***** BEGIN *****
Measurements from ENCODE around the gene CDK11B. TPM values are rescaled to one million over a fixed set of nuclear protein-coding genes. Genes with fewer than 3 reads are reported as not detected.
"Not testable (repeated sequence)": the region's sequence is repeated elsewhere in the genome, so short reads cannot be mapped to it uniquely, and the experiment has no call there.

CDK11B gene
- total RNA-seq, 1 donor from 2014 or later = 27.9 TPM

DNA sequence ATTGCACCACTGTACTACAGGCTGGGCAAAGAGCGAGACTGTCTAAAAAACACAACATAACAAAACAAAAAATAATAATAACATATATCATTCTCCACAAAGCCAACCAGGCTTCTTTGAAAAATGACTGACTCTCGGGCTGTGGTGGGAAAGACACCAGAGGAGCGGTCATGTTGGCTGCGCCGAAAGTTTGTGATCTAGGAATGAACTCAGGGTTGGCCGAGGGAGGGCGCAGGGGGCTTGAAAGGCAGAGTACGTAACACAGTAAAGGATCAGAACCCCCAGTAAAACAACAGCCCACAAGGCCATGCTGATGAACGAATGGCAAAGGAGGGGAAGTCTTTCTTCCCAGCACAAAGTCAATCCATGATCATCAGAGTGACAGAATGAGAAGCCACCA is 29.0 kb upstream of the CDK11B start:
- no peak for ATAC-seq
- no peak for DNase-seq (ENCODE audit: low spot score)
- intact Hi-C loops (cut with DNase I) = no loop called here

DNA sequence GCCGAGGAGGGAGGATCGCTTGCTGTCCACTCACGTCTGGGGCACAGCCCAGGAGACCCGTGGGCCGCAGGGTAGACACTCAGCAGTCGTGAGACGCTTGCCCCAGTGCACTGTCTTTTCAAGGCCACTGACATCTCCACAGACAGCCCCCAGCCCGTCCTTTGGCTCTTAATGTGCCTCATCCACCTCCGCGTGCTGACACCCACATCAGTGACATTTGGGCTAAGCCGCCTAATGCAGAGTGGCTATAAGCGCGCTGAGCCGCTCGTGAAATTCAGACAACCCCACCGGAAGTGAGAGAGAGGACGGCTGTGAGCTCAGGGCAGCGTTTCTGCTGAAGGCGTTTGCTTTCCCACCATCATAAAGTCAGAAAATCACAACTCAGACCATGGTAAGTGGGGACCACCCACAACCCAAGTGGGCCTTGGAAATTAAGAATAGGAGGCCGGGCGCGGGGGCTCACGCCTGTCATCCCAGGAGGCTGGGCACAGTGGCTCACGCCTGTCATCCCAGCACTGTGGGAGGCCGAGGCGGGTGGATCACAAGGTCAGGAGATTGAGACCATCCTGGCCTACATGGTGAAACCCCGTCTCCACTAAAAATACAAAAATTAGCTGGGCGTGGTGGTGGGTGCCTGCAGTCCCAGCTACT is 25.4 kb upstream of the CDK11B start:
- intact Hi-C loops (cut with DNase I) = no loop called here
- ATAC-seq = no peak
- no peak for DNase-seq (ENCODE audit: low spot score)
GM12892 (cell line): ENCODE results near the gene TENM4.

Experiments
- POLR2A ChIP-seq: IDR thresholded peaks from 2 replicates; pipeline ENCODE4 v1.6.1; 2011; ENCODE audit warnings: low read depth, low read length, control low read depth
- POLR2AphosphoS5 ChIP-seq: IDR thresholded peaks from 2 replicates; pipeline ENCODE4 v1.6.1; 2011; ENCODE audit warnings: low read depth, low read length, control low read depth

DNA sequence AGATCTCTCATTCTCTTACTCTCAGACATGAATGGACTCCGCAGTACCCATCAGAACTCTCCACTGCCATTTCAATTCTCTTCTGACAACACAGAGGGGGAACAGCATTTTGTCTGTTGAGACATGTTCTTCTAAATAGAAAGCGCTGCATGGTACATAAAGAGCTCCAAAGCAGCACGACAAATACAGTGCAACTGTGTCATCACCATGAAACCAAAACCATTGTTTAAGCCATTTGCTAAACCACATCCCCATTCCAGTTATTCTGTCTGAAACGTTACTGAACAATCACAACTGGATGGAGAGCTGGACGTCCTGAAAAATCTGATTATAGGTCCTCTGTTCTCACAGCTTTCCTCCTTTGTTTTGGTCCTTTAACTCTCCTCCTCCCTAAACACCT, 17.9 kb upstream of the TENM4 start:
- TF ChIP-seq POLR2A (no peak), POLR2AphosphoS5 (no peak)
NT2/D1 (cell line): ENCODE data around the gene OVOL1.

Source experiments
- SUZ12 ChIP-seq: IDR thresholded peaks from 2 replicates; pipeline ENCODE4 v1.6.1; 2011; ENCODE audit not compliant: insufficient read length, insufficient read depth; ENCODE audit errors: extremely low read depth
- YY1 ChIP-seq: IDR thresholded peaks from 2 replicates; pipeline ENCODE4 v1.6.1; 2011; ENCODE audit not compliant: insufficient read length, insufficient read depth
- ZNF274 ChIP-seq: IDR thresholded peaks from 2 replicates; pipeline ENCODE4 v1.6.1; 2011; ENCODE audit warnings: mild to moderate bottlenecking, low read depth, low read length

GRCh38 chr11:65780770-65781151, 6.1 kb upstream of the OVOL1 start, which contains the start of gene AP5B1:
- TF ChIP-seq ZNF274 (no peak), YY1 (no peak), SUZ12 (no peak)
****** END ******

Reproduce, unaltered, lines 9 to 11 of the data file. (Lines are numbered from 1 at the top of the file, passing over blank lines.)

DNA sequence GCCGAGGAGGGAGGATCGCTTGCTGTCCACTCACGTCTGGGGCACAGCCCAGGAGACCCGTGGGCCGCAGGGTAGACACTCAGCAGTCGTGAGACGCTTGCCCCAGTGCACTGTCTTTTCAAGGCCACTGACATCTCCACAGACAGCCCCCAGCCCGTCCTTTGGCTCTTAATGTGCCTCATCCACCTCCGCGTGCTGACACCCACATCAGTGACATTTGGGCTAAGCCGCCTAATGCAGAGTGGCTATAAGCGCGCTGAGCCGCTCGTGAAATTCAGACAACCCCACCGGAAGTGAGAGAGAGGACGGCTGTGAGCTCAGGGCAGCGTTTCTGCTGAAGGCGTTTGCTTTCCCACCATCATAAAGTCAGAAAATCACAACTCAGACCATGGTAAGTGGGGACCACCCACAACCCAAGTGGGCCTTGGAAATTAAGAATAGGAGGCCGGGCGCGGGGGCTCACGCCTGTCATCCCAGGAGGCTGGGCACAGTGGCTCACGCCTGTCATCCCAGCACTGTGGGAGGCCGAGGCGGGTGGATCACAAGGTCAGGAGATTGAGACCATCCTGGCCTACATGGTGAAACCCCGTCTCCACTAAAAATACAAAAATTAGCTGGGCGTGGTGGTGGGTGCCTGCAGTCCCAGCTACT is 25.4 kb upstream of the CDK11B start:
- intact Hi-C loops (cut with DNase I) = no loop called here
- ATAC-seq = no peak